When publisher Chucklefish revealed that Eastward would come to Nintendo Switch this past August at a Nintendo Indie World, the Nintendo world stopped in awe for one brief moment. This adventure game from small Shanghai indie developer Pixpil boasts some of the most beautiful and distinct pixel art ever seen. This weekend, as part of The Game Festival that stemmed from The Game Awards, Steam received a variety of 48-hour demos for upcoming games, including Eastward. I jumped on the opportunity to play it.
It was a quite short demo. In fact, there’s a year-old 15-minute gameplay video on YouTube that seems to showcase a nearly identical version of the entire demo I played. Nevertheless, it did its job of sharing a teaser of what Eastward will be like.
You play simultaneously as grown man John and little girl Sam, able to switch between characters as needed to solve puzzles or battle enemies. Though Eastward promises to have some RPG elements, it’s very much more in the vein of Zelda, and John can even drop bombs to break cave walls and hurt enemies. John can also swing a frying pan as a melee weapon (or to break boxes) or fire something resembling a shotgun that has limited ammo. Sam has energy projectiles that can clear out large plant barriers or stun enemies. More options seem like they will unlock as gameplay goes on.
Unexpectedly, combat basically uses a twin-stick shooter control scheme to aim attacks, except I was playing with keyboard and mouse on PC. I imagine mouse aiming is replaced by the right thumbstick on a controller, which means it will control just fine. But using the mouse specifically was a nightmare on the default sensitivity settings, as the angle of attacks would fall out of sync with the location of my mouse almost instantly. It made the boss fight against a skeleton that throws bombs and fires fast bullets much harder than it needed to be, but again — this should be a non-issue once played on a Joy-Con or Switch Pro Controller.
Otherwise, Eastward’s gameplay was pretty standard, with woods and a cave feeling like a typical tutorial area. Combat was simple and quick in a Zelda-like way. The only form of puzzle, if you can even call it that in this case, was while standing on rafts. John had to use a charged frying pan attack on a nearby stationary object to propel the raft away and to send the characters to wherever they needed to go next. Sometimes Sam had to zap some plant growths that blocked progress, and that was about it. Then the aforementioned skeleton boss showed up, and the demo ended after his goose was cooked. Little semblance of plot was ever attached to any of it.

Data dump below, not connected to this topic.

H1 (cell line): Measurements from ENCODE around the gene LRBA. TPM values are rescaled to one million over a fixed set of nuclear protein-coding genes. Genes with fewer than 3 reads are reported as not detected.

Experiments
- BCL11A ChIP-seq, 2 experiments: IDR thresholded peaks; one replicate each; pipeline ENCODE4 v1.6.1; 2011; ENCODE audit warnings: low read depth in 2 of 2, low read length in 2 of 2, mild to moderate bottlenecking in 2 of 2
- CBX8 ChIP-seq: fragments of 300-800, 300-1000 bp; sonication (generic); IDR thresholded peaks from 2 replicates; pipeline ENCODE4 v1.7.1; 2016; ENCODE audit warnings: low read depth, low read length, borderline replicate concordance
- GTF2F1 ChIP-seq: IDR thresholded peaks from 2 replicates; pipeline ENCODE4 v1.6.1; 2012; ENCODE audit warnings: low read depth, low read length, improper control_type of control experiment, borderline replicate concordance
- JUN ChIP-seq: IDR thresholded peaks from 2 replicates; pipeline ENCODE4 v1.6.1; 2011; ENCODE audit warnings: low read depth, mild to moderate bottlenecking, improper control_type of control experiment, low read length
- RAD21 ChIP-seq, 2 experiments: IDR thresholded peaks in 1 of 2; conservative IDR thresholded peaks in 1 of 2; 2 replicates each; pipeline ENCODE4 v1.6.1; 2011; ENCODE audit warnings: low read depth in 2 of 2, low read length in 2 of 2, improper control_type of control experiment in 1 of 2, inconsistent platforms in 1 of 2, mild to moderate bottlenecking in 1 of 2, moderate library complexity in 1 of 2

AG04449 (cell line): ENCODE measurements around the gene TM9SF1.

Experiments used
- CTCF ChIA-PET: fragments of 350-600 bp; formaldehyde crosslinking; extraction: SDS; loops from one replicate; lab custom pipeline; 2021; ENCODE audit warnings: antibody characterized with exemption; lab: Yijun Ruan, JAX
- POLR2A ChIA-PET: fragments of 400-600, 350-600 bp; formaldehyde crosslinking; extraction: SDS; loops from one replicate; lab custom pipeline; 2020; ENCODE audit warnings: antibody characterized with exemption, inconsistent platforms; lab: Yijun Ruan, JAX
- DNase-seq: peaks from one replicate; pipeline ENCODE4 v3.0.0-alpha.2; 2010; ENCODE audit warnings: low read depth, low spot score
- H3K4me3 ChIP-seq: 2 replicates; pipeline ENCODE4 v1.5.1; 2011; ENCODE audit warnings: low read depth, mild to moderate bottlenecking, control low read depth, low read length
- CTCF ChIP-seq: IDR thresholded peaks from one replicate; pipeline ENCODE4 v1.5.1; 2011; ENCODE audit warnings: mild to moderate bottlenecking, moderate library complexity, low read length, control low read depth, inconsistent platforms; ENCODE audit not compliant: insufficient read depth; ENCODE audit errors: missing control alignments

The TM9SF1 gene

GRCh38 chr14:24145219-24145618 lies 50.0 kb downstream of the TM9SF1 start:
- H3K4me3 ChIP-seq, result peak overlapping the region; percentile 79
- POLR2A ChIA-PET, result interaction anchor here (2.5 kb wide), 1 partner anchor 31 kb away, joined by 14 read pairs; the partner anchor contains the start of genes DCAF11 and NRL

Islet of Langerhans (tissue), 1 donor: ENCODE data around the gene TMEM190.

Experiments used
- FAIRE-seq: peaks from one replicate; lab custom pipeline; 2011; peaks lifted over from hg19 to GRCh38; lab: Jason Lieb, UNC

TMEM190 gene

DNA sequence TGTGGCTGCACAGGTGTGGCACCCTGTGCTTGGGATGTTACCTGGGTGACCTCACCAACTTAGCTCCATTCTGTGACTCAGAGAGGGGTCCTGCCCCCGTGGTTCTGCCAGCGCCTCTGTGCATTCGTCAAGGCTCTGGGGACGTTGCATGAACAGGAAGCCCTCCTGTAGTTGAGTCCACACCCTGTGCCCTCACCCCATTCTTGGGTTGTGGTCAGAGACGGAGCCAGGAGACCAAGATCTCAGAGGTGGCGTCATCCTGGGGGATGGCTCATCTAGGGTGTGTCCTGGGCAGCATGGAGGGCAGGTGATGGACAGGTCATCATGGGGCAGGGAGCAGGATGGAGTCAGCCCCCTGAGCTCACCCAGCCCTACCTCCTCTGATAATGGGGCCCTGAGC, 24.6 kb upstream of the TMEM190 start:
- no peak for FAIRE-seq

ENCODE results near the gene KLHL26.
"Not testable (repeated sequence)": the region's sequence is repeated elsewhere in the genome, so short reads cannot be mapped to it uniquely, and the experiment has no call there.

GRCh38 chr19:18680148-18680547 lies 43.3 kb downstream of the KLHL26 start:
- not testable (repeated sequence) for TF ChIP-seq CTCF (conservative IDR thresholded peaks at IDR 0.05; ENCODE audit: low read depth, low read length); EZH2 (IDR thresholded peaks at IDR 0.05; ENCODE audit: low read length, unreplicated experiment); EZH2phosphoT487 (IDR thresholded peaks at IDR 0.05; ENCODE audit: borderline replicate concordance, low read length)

So the bottom line on Eastward’s gameplay is — the foundational elements are here. Whether they’ll blossom into something new and interesting remains to be seen.
Walking around the single provided town in the demo offered colorful and quirky characters, drawing the same inevitable EarthBound comparisons that every game of this ilk does, but in a good way. NPCs are as outstandingly well designed as the environments. However, half the people in town just wanted to sell me cooking ingredients, suggesting that cooking will become a major gameplay element. There were a couple not-so-subtly hinted secrets to find in town as well, which wound up giving hearts to expand player health.
The real standout of the town though — aside from its breathtaking design — was the song that played over it. It was simultaneously serene and highly energetic, like something that would play on this “Weatherscan Local” channel we used to have on TV when I was younger. If the whole game sounds like that, players are in for an audio feast.
So that’s really all there is to say about Eastward based off its bite-sized demo. Aesthetically, it’s already on the verge of being a masterpiece. In terms of delivering actual fun gameplay though, the verdict is still out. I want to give Pixpil the benefit of the doubt though; they’ve earned it.